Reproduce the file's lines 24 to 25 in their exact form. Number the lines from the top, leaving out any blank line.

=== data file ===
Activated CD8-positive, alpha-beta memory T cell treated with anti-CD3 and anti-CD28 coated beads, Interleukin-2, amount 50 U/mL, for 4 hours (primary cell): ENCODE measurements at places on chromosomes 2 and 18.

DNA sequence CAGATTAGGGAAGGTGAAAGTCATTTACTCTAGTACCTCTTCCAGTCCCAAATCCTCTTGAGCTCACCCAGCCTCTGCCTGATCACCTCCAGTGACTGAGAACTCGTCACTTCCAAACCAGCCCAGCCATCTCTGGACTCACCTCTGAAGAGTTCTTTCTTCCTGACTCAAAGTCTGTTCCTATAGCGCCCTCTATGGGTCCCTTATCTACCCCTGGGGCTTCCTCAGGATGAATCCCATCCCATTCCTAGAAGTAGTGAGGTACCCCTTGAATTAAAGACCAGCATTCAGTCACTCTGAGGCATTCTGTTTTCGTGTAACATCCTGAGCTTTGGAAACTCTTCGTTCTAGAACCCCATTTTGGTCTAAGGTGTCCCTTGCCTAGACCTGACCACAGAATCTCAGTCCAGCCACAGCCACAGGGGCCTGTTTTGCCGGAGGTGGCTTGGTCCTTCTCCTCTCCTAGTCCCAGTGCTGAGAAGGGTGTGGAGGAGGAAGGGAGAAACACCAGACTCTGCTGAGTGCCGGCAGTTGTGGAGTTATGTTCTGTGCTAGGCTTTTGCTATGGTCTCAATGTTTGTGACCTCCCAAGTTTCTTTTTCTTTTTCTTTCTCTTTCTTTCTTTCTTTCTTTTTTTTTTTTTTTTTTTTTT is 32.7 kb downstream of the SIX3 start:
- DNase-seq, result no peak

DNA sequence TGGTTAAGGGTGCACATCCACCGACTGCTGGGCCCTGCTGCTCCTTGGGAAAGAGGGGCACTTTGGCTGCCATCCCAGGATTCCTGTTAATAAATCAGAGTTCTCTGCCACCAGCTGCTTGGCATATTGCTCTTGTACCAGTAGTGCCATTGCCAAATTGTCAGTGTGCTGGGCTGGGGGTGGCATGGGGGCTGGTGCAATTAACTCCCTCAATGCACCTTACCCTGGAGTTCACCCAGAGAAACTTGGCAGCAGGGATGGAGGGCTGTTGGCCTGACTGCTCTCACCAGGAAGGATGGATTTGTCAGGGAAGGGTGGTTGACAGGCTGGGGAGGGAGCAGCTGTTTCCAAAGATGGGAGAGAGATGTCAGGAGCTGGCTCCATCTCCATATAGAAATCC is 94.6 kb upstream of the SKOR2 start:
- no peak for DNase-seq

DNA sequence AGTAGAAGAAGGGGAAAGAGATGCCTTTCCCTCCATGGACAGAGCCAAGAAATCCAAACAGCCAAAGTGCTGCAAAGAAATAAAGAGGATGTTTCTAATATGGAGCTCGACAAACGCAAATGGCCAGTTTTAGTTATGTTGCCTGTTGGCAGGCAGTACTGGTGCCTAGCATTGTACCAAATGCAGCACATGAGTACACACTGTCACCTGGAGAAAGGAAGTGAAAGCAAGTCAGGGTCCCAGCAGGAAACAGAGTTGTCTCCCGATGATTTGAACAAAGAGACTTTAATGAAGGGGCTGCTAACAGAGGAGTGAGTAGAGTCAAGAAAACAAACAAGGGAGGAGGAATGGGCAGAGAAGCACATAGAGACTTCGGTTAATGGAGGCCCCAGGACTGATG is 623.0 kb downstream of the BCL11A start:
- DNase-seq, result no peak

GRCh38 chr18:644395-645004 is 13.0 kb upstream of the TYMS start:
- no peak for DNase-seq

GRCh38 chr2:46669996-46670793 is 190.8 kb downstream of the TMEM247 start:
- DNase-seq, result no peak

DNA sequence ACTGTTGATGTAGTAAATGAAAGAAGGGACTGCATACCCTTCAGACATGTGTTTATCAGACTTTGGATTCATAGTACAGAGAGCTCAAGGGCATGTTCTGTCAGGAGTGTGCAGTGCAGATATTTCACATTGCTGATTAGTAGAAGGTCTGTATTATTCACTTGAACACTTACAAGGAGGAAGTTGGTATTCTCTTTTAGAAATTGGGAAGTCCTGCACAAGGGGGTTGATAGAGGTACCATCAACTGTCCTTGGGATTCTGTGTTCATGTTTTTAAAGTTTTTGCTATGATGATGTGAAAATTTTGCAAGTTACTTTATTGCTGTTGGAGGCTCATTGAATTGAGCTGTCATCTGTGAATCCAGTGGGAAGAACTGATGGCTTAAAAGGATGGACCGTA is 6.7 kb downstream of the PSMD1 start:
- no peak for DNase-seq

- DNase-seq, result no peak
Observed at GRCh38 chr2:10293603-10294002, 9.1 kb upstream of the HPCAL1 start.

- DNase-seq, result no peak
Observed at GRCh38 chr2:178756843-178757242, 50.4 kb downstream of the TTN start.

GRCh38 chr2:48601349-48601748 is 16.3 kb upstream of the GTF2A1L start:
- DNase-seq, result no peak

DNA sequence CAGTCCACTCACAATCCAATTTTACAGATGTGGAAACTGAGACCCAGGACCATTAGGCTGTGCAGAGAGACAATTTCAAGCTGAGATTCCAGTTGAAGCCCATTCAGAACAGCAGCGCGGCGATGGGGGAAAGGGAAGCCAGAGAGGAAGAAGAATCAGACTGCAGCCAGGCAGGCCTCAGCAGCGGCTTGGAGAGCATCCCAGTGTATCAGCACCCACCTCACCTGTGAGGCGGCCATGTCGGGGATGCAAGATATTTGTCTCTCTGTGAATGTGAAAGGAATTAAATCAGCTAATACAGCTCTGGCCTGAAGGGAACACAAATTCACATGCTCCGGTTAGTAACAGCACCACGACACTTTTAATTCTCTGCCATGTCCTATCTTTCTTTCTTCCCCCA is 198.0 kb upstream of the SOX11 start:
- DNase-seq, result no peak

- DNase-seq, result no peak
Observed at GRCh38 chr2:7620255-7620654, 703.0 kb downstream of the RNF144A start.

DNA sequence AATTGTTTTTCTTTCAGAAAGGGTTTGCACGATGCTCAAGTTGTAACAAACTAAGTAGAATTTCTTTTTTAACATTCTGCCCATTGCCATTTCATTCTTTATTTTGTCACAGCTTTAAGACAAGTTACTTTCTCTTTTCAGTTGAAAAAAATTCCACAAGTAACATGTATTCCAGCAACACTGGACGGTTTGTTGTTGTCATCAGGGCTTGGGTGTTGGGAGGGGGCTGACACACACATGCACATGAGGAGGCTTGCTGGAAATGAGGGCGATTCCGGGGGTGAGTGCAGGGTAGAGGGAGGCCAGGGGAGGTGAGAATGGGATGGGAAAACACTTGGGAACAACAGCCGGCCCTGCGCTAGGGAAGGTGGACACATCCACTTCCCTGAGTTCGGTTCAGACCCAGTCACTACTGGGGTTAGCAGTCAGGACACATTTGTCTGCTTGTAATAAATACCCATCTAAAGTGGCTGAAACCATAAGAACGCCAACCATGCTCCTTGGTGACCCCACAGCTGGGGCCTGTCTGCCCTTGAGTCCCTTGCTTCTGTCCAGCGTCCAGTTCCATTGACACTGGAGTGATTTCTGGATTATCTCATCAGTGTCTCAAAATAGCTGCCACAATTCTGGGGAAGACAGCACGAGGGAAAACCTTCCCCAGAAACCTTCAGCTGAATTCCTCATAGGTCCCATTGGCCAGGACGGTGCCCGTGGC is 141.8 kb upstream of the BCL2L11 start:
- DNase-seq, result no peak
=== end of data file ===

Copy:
DNA sequence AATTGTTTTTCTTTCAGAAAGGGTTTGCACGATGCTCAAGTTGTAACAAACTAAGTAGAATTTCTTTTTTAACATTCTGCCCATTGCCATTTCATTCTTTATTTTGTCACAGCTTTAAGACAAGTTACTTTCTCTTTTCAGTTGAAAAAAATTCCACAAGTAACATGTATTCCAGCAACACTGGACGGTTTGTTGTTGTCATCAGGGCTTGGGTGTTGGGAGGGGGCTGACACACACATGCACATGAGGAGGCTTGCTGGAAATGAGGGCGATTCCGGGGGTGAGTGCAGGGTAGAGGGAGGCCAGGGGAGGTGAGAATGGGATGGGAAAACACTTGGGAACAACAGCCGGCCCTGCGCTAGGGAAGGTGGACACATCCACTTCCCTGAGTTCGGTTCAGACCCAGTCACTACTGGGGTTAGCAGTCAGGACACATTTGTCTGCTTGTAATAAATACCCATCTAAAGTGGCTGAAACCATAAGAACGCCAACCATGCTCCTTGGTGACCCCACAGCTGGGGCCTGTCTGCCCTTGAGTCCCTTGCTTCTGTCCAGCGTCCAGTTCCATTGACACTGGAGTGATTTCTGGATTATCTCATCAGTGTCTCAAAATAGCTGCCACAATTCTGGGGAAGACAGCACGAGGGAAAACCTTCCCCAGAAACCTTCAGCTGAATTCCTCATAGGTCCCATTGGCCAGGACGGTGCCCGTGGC is 141.8 kb upstream of the BCL2L11 start:
- DNase-seq, result no peak